A characteristic example of the better class of tenements built to house immigrants on the North Slope of Beacon Hill and the adjacent West End, 100 Myrtle Street provided two floors (basement and first) for the owners, with two rental units above. William A. Clarke, Charles A. Halstrom, and Fred Norcross were the principal architects who rebuilt the North and West ends and the North Slope of Beacon Hill between 1893 and 1929. At 100 Myrtle, Norcross used buff brick on the flat facade ornamented with cast-stone details and a pressed-metal cornice, typical of his signature side-passage row houses. Norcross designed this tenement for the real estate developer White and Dobkins, rather than for first- or second-generation Jewish investors who financed most of his similar projects. Notice the varied palette of brick—buff, gray, red, and yellow—with cast-stone and pressed-metal ornament on the surrounding tenements on Myrtle Street.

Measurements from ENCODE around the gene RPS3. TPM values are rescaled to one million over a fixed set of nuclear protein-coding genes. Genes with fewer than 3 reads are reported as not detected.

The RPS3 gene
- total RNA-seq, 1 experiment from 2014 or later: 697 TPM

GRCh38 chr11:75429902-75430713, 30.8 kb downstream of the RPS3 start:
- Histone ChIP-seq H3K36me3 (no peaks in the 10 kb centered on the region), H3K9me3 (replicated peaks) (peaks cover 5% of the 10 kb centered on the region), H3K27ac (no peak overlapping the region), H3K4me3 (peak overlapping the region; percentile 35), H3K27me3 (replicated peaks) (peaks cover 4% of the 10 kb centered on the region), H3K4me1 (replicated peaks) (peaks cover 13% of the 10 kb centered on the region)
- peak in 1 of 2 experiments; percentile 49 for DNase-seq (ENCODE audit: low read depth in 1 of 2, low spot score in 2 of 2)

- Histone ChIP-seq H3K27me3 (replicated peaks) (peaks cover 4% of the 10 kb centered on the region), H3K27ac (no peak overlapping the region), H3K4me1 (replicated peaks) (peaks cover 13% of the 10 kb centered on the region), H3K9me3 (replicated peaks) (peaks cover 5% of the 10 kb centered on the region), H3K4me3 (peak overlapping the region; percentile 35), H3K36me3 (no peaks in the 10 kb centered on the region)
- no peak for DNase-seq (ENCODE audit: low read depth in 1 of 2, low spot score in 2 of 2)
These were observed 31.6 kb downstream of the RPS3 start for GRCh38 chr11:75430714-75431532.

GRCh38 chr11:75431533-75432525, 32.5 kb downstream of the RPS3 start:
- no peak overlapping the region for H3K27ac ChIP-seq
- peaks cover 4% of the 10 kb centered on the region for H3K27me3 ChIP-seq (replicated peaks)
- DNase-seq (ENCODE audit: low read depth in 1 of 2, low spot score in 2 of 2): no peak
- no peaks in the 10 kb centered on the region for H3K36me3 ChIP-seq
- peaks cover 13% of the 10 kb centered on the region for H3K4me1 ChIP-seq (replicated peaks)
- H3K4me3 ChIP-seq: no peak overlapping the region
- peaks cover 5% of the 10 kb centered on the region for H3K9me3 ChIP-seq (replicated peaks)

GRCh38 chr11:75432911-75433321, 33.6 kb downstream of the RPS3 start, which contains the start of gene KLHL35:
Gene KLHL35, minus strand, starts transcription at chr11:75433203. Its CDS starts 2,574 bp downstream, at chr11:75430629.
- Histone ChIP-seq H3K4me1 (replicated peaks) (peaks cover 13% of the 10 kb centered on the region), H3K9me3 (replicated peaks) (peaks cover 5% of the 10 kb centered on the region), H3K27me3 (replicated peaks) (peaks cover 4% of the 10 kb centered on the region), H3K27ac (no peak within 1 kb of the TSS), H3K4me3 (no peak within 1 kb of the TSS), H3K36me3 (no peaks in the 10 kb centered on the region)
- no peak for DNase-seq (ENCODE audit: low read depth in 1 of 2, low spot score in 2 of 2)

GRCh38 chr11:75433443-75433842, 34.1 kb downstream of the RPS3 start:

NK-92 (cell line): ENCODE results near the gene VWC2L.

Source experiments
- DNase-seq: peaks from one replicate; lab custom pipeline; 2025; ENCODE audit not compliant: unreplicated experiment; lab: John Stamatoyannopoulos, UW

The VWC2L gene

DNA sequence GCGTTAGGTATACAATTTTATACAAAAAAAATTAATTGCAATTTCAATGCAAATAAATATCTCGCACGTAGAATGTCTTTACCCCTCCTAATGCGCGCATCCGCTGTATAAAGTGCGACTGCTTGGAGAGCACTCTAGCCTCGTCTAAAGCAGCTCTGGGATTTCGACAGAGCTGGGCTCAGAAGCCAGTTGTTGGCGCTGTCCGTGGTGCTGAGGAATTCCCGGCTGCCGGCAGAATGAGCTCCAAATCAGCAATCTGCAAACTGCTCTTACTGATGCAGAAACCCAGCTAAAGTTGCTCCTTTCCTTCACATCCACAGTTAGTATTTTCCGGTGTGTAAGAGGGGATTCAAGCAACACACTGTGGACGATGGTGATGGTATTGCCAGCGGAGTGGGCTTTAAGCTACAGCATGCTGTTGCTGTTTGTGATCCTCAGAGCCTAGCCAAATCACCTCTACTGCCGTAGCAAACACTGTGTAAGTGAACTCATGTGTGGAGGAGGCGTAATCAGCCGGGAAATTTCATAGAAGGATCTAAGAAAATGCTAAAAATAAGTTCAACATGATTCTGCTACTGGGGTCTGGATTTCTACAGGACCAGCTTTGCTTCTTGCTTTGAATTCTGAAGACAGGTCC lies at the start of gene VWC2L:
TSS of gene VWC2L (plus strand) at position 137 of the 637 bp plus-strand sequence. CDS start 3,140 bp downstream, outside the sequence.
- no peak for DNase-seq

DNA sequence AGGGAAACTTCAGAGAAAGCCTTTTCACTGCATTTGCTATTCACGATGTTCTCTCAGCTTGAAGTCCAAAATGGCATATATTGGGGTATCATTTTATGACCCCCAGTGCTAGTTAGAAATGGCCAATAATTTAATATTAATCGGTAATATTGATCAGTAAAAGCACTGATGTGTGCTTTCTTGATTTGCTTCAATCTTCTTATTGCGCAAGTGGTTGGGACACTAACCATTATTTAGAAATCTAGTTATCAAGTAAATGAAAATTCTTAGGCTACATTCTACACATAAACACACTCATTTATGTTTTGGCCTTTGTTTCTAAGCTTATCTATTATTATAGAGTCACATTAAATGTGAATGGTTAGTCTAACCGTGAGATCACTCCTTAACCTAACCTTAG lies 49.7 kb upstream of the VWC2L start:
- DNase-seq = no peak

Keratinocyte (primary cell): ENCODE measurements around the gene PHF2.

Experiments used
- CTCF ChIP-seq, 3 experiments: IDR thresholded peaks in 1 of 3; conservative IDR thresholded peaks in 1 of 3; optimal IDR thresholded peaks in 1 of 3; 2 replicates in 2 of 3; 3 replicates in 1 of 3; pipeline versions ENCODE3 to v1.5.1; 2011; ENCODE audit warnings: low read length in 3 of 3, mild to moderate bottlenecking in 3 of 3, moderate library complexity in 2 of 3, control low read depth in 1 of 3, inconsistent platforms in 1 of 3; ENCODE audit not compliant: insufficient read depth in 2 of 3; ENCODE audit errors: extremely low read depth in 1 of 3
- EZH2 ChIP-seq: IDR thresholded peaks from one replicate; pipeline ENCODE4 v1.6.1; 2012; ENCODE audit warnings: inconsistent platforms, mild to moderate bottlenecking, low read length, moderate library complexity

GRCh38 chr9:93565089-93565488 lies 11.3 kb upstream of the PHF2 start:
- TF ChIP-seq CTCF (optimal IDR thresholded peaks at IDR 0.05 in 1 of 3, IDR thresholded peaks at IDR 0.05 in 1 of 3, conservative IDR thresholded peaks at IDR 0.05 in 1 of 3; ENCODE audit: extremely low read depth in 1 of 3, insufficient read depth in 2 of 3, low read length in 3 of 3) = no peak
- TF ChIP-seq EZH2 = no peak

In contrast, an earlier example of tenement house building stands at 7 Phillips Street (c. 1890). On a two-bay-deep lot (replacing an earlier frame structure), the six-bay red brick facade is relieved only by the segmental-arched windows, a feature similar to the Lawrence Model Lodging Houses (SE14; 1874–1875) in the South End. The building originally housed five units.